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Monday, January 27, 2020
BELO HORIZONTE, Brazil, Aug 24 2017 (IPS) - The Vaz de Souza’s were so keen on the solar water heater that they made it their mission and business, which prospered with the surge in innovation in their city, Belo Horizonte, recognised as the solar energy capital of Brazil.
In 1998 they founded the Maxtemper company, which has already installed over 40,000 solar water systems in homes, pools, companies and public facilities in the eastern state of Minas Gerais, mainly in Belo Horizonte, where similar suppliers have mushroomed.
“The success was due to the fact that ‘mineiros’ (people from Minas Gerais) are thrifty, careful with their money,” said 62-year-old Cornelio Ferreira Vaz, co-owner of the company. The savings in electricity pays off the initial investment in a maximum of two years, and the equipment lasts two decades, he told IPS.
“It is appealing because of its economic and ecological benefits, for your pocketbook and for nature,” said his wife and partner, 59-year-old Aildes de Souza.
The household system, consisting of a solar collector, water tanks and pipes, costs nearly 1,000 dollars for a family of four or five to provide about 400 litres of hot water a day, he estimated.
It began to be used in the 1970s, but spread after the blackout crisis which led to power rationing measures between July 2001 and February 2002 and drove up its price, in this country of 207 million people.
“Our turnover has multiplied fivefold since then,” said De Souza. Maxtemper secured a contract with the state-owned Energy Company of Minas Gerais (Cemig) to install 14,000 heaters in new houses built by government social programmes.
At its height, the company had 110 employees. That number has been reduced to seven due to the economic recession that has plagued Brazil over the three last years, which forced many companies into bankruptcy. “We survived because there are still consumers seeking to save electricity and money,” said Vaz.
The use of solar radiation, not always taken into account in official reports on energy use, also benefits the entire national power grid, by replacing electric shower heaters, which are widely used in Brazil.
Electric showers consume a great deal of energy and trigger a peak in energy demand in the early evening, when most of the population takes showers, requiring an increased supply capacity.
Five per cent of households in Brazil – 3.4 million – already have solar heated water, according to the Brazilian Association of Refrigeration, Air Conditioning, Ventilation and Heating.
Brazil ranks first in Latin America and fifth in the world in installed capacity of solar power for heating water – an aspect that tends to be ignored by the statistics because electricity is not generated and the solar collectors are somewhat different from photovoltaic panels.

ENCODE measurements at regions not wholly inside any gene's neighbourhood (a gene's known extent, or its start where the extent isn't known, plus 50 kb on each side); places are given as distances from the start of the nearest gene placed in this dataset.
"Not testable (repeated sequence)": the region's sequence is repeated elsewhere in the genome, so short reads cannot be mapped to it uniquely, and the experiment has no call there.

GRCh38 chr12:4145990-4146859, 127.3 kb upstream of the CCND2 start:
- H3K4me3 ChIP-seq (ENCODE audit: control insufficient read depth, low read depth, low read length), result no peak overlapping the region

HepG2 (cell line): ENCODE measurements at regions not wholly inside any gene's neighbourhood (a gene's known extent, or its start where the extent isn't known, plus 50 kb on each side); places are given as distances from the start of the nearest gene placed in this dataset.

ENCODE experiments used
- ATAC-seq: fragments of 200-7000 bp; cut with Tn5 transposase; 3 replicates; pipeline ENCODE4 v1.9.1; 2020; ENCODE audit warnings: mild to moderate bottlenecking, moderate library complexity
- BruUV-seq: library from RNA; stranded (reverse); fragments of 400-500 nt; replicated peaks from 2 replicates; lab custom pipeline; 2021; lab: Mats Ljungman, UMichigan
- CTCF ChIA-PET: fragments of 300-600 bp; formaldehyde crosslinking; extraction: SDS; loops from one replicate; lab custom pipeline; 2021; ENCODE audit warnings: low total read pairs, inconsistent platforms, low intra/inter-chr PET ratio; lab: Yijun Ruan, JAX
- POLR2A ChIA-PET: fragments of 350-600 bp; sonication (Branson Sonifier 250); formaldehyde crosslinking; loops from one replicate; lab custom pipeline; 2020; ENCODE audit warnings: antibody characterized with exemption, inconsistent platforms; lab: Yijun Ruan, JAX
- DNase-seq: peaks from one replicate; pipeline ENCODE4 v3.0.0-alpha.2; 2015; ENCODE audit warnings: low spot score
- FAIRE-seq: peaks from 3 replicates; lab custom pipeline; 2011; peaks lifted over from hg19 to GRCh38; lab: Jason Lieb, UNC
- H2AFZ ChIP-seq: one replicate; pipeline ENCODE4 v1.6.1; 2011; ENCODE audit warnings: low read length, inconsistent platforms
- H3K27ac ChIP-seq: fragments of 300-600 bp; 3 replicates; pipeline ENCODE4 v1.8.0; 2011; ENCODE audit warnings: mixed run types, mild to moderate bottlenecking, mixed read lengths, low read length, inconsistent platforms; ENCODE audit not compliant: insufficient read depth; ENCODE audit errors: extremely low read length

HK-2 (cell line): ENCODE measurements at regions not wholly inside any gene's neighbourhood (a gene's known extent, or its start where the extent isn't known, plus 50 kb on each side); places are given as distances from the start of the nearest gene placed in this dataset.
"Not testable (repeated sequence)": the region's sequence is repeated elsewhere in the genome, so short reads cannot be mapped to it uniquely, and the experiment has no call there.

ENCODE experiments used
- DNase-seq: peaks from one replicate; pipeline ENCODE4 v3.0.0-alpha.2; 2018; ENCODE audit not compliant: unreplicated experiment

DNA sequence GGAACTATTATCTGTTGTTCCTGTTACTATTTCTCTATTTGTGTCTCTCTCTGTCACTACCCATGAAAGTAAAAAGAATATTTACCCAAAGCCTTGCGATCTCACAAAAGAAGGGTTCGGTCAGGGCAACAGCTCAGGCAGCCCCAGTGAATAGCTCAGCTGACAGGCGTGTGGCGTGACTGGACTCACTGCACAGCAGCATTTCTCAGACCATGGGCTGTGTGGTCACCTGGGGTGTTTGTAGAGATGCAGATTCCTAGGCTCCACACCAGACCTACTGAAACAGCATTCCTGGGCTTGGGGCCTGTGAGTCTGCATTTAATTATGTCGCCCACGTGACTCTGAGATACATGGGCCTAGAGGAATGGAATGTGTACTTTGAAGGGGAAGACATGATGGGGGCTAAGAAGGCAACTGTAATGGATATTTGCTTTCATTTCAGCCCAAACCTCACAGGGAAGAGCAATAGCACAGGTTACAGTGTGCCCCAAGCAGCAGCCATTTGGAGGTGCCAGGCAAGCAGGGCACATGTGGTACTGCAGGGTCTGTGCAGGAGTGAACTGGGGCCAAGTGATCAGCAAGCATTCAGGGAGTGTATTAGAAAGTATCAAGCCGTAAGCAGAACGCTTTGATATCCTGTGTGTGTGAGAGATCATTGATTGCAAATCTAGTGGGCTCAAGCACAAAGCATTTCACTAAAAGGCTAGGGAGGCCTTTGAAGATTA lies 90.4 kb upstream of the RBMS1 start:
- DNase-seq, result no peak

Mexico ranks a distant second in a region that underutilises solar heating, which globally prevented the emission of 130 million tons of carbon in 2016, according to a study by the International Energy Agency (AIE).
The different uses of solar energy allow cities to go from mere consumers and wasters of energy to generators of a part of their energy needs.
Rooftops with photovoltaic panels could provide up to 32 per cent of the world cities’ electricity demand by 2050, the AIE projects in its report Energy Technology Perspectives 2016.
“Buildings used to be passive resource consuming spaces, but with the new concepts and policies they have become active in generating electricity,” Rodrigo Sauaia, head of the Brazilian Photovoltaic Solar Energy Association, told IPS.
Large cities in Latin America stand out in rankings as among the most sustainable or green in the world, but that is in large part due to the consumption of renewable energies, especially hydropower, which is abundant in this region, as a result of national policies.
But city governments have no or little influence on hydropower, with the exception of Colombia, with its traditional municipal utilities, such as the power company in Medellín, which owns 25 hydroelectric plants.
“Brazil has passed a groundbreaking law in Latin America, allowing electricity from distributed generation to be injected into the power grid, said Mauro Passos, head of the Institute for the Development of Alternative Energies (Ideal).
This 2012 measure gave rise to a photovoltaic boom, since it allowed distributed or decentralised generators, small residential or business plants mainly devoted to self-consumption, to sell their surplus, contributing to the social generation of energy.
The National Agency of Electric Power regulator projects that by 2024 Brazil will have over 800,000 households generating their own electricity. “And this is a conservative goal,” said Sauaia.
Currently, there are only 12,520 distributed generation photovoltaic systems connected to the grid, with a capacity of 100 MW; 42 per cent are households.